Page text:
Zimbabwe Actress Snares One
"In the Continuum" played an Off-Broadway season in early 2006, winning the Outer Circle Critics Award for Best New American Play, and Obie awards
Zimbabwean actress, Danai Gurira, won the prestigious Helen Hayes Award for Outstanding Lead Actress for her stunning role in the award winning play "In the Continuum" raising the profile of African actresses on the international scene.
She received her award at a ceremony that was hosted by the Washington Theater Awards Society. The play was named the Outstanding Non Resident Production at the awards.
"It is an honor to receive the award and rather unexpected. What makes me most proud is that I present Zimbabwe in this play. I celebrate my culture and people and to have an American audience receive it so well makes me feel that I am on the right track," says Danai.
Her win in many ways is a sign of the American public's confidence in Africa's artistic experessions. Danai said that the award is an indication that "western audiences can appreciate authentic African stories."
"We as Africans just have to dare to completely and unapologetically be ourselves," she says.
"In the Continuum" is Danai and co-author and actress Nikkole Salter's first theatrical production and premiered at Primary Stages in New York before transferring to the Perry Street Theater.
It played an Off-Broadway season in early 2006, winning the Outer Circle Critics Award for Best New American Play, and Obie awards for its two actors and director Robert O'Hara. The play is about to finish its US tour in Chicago next month after being presented in several U.S cities and four countries.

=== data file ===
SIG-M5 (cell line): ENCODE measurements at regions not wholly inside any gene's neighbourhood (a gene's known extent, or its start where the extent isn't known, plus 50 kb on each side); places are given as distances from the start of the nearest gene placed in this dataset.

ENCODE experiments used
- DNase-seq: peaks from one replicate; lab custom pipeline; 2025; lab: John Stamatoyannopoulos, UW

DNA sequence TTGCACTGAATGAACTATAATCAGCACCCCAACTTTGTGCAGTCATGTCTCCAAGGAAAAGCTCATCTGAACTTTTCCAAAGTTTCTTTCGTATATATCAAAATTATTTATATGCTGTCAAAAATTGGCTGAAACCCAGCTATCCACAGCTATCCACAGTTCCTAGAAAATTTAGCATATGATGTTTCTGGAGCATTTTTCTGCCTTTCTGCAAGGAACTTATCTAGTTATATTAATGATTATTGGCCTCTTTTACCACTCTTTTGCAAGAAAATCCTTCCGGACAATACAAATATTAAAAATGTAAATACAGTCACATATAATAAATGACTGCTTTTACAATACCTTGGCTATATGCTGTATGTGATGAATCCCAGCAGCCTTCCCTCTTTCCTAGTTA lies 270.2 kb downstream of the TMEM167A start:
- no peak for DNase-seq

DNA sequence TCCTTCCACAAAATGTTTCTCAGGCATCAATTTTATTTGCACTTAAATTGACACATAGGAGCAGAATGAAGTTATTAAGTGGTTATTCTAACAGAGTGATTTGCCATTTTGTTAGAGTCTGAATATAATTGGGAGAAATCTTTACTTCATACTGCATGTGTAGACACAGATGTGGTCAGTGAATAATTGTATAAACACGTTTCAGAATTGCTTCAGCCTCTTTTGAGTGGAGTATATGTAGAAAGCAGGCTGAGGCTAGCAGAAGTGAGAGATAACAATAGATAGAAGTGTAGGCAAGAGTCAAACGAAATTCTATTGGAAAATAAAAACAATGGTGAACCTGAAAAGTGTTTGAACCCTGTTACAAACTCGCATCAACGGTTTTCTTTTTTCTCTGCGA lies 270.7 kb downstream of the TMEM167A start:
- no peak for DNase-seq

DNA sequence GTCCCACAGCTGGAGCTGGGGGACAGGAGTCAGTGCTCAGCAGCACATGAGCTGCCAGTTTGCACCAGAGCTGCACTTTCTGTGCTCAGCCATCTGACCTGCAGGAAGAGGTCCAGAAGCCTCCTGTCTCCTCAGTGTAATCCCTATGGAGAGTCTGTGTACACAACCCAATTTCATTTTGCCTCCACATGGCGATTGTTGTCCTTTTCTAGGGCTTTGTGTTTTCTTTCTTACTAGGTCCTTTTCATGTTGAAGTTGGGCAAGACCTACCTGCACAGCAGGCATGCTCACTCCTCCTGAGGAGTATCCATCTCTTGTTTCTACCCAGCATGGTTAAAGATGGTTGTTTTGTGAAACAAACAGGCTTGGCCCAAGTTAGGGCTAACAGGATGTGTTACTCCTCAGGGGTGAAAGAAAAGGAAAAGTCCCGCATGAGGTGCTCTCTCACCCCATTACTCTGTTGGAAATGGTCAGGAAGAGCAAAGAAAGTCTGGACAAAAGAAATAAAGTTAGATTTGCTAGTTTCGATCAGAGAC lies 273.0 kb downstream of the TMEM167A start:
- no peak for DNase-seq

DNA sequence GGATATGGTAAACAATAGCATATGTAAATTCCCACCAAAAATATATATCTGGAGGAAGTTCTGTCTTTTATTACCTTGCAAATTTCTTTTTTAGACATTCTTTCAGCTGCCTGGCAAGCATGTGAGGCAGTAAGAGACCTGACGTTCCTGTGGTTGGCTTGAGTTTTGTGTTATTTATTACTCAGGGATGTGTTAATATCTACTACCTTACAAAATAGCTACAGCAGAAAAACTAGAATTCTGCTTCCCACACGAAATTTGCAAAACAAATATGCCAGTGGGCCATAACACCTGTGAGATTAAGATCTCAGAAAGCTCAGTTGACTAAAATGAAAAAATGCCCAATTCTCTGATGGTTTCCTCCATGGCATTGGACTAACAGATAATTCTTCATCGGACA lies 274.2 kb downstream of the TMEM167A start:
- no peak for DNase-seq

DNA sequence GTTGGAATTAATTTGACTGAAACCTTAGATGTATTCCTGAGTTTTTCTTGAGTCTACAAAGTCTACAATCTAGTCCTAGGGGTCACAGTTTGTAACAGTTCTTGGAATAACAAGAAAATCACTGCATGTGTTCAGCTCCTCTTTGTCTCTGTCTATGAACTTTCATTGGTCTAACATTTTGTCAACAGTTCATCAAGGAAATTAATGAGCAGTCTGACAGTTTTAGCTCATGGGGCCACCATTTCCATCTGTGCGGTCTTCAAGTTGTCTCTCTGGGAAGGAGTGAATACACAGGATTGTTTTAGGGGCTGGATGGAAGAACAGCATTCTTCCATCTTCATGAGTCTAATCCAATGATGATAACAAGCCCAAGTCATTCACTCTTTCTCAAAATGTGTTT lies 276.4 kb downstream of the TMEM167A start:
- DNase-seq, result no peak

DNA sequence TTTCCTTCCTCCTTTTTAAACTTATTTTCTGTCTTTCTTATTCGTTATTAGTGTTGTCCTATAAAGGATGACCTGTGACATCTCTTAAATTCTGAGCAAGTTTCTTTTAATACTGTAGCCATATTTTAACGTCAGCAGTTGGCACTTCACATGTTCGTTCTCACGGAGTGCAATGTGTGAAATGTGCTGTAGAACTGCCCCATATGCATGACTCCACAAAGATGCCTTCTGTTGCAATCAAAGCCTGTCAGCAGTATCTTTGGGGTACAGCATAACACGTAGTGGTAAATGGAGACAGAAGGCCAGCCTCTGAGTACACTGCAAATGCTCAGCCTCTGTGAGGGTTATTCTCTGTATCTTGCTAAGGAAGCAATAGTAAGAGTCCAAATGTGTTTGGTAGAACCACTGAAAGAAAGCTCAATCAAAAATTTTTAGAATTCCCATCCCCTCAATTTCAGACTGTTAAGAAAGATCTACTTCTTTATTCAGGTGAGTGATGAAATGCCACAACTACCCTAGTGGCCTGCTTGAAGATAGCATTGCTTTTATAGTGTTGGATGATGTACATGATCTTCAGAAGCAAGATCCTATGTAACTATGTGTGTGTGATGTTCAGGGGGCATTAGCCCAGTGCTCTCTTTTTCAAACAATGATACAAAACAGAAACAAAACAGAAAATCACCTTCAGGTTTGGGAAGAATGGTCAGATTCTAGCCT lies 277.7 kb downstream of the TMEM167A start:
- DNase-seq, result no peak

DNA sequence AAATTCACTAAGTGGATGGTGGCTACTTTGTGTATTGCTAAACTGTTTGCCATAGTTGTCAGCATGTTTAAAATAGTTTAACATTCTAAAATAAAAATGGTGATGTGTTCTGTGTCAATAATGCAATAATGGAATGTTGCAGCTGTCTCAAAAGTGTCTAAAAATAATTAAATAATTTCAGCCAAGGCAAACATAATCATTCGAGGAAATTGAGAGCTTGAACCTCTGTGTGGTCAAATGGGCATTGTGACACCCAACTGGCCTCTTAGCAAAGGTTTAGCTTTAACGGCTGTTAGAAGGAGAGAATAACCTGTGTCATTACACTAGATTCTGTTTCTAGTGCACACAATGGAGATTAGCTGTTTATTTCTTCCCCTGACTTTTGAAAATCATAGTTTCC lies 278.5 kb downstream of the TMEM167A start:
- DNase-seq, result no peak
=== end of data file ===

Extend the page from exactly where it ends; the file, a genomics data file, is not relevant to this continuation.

The play also featured at the 2006 edition of the Harare International Festival of the Arts where the Danai and Nikkole also facilitated workshops for young artists in Harare and Chitungwiza.
"We do have one last hope - and that is to bring it home (Zimbabwe) one more time and present it for longer than the two performances HIFA afforded us last year," says Danai.
The play tells parallel stories of two women, Abigail Murambe (Danai) a Zimbabwean journalist, and Nia James (Nikkole), a teenager who has been living in Los Angeles shelters and foster homes since she was kicked out of her mother's house.
Though they never meet, and they never enter each other's worlds, their stories are similar.Â Both Nia and Abigail find out they are pregnant. The two women also discover that they have contracted HIV, the virus that causes AIDS.
They must face their respective partners with this news, but both know that contracting HIV/AIDS, especially for women, can mean being ostracized by family, friends and community, and enduring emotional as well as physical hardships.
Nia and Abigail embark on separate but parallel journeys, visiting friends, enemies, traditional doctors, and other people in their lives, in search of a miracle, or at least some assurance they will be treated with due respect.
At the end of the play each stands in front of her loved ones. She must decide whether to speak the truth about her diagnosis or to hide itâ€”as so many women doâ€”for her own protection. Danai got her award April 17th.
Tsiko is The Black Star Newsâ€™s Southern Africa correspondent based in Harare.
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